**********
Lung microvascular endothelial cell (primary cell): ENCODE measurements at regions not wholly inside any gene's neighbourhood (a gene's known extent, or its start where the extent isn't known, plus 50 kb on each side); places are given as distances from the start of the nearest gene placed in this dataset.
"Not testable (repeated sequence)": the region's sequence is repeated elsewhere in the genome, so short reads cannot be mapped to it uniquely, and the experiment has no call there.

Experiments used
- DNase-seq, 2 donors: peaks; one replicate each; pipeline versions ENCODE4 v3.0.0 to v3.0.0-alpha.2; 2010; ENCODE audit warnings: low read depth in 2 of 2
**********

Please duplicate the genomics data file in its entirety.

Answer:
Lung microvascular endothelial cell (primary cell): ENCODE measurements at regions not wholly inside any gene's neighbourhood (a gene's known extent, or its start where the extent isn't known, plus 50 kb on each side); places are given as distances from the start of the nearest gene placed in this dataset.
"Not testable (repeated sequence)": the region's sequence is repeated elsewhere in the genome, so short reads cannot be mapped to it uniquely, and the experiment has no call there.

Experiments used
- DNase-seq, 2 donors: peaks; one replicate each; pipeline versions ENCODE4 v3.0.0 to v3.0.0-alpha.2; 2010; ENCODE audit warnings: low read depth in 2 of 2